Consider two products: Product A and Product B. The marginal utility (MU) of A is 50 and the price (P) of A is $25. The MU of B is 20 and the price of B is $5. What would a typical consumer do to...
Consider two products: Product A and Product B. The marginal utility (MU) of A is 50 and the price (P) of A is $25. The MU of B is 20 and the price of B is $5. What would a typical consumer do to maximize their utility?
From the way the question is worded, it looks like we are to assume that the marginal utility of each of these goods does not diminish as we buy more; normally it would, by the Law of Diminishing Marginal Utility, but like many laws in economics, it's like the Pirate Code: More what you'd call "guidelines" than actual rules.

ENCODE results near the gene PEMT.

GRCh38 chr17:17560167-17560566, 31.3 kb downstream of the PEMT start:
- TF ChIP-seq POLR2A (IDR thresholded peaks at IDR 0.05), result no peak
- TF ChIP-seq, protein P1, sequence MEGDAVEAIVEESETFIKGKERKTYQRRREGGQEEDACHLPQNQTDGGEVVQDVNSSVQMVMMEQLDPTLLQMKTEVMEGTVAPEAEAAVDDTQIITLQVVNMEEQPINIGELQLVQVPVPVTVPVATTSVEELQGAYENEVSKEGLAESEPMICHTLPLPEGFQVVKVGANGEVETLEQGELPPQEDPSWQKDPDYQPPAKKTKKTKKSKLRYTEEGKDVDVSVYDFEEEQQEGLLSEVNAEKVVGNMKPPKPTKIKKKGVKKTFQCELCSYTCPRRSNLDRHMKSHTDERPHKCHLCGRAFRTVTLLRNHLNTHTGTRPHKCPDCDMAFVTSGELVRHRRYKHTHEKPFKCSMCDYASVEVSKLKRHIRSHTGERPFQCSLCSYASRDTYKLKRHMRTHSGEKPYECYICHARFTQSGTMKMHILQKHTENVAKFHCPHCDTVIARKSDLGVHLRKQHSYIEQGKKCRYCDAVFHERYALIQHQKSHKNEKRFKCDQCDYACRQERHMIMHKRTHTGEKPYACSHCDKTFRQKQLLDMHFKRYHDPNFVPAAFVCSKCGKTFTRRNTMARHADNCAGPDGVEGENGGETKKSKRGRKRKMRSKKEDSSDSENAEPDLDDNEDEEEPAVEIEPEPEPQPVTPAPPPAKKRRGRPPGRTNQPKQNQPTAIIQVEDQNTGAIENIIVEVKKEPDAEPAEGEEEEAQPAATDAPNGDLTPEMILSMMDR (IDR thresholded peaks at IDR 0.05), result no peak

Given that the marginal utilities are constant, the goods are perfect substitutes, so the way to maximize utility is going to be either to spend all your money on A or spend all your money on B. (There's also a knife-edge case where your utility is exactly the same no matter how you spend your money, but that doesn't apply here.)
The way to tell which to buy is to find the ratio of marginal utility to price. Product A has a marginal utility of 50, er... utility units are weird... let's call them utilons, and a price of $25, so it provides 2 utilons per dollar. Product B has a marginal utility of 25 utilons and a price of $5, so it provides 5 utilons per dollar. Thus, product B is the better deal.
You can check this by seeing what would happen if we spent all our money on A versus B. Suppose we have $100 to spend. We could either buy 4 units of A, which would give us 200 utilons; or we could buy 20 units of B, which would give us 1000 utilons. We're obviously better off buying B.